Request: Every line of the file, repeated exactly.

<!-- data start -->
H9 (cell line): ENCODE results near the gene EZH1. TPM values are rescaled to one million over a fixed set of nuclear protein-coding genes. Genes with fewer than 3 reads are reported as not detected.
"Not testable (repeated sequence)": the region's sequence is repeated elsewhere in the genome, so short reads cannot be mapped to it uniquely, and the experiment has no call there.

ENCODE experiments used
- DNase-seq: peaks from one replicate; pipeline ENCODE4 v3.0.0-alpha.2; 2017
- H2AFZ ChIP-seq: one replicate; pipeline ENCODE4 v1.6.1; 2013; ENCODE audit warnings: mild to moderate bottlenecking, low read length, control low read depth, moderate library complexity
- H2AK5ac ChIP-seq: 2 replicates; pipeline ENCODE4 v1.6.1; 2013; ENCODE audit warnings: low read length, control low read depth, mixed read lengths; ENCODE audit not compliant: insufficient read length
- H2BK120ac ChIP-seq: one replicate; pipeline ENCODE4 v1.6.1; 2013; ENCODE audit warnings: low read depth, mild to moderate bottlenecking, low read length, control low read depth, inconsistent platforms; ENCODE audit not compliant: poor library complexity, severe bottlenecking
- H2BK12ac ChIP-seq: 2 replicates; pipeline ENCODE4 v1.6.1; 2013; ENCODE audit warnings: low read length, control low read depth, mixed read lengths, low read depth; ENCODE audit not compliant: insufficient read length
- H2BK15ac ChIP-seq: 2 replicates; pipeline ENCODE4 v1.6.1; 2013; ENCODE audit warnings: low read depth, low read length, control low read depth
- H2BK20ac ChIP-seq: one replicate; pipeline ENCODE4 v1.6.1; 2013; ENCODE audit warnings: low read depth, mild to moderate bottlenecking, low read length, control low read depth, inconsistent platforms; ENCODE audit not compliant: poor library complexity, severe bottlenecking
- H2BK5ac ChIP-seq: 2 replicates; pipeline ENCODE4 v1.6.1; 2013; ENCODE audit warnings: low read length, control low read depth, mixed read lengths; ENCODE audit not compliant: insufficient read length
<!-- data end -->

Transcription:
H9 (cell line): ENCODE results near the gene EZH1. TPM values are rescaled to one million over a fixed set of nuclear protein-coding genes. Genes with fewer than 3 reads are reported as not detected.
"Not testable (repeated sequence)": the region's sequence is repeated elsewhere in the genome, so short reads cannot be mapped to it uniquely, and the experiment has no call there.

ENCODE experiments used
- DNase-seq: peaks from one replicate; pipeline ENCODE4 v3.0.0-alpha.2; 2017
- H2AFZ ChIP-seq: one replicate; pipeline ENCODE4 v1.6.1; 2013; ENCODE audit warnings: mild to moderate bottlenecking, low read length, control low read depth, moderate library complexity
- H2AK5ac ChIP-seq: 2 replicates; pipeline ENCODE4 v1.6.1; 2013; ENCODE audit warnings: low read length, control low read depth, mixed read lengths; ENCODE audit not compliant: insufficient read length
- H2BK120ac ChIP-seq: one replicate; pipeline ENCODE4 v1.6.1; 2013; ENCODE audit warnings: low read depth, mild to moderate bottlenecking, low read length, control low read depth, inconsistent platforms; ENCODE audit not compliant: poor library complexity, severe bottlenecking
- H2BK12ac ChIP-seq: 2 replicates; pipeline ENCODE4 v1.6.1; 2013; ENCODE audit warnings: low read length, control low read depth, mixed read lengths, low read depth; ENCODE audit not compliant: insufficient read length
- H2BK15ac ChIP-seq: 2 replicates; pipeline ENCODE4 v1.6.1; 2013; ENCODE audit warnings: low read depth, low read length, control low read depth
- H2BK20ac ChIP-seq: one replicate; pipeline ENCODE4 v1.6.1; 2013; ENCODE audit warnings: low read depth, mild to moderate bottlenecking, low read length, control low read depth, inconsistent platforms; ENCODE audit not compliant: poor library complexity, severe bottlenecking
- H2BK5ac ChIP-seq: 2 replicates; pipeline ENCODE4 v1.6.1; 2013; ENCODE audit warnings: low read length, control low read depth, mixed read lengths; ENCODE audit not compliant: insufficient read length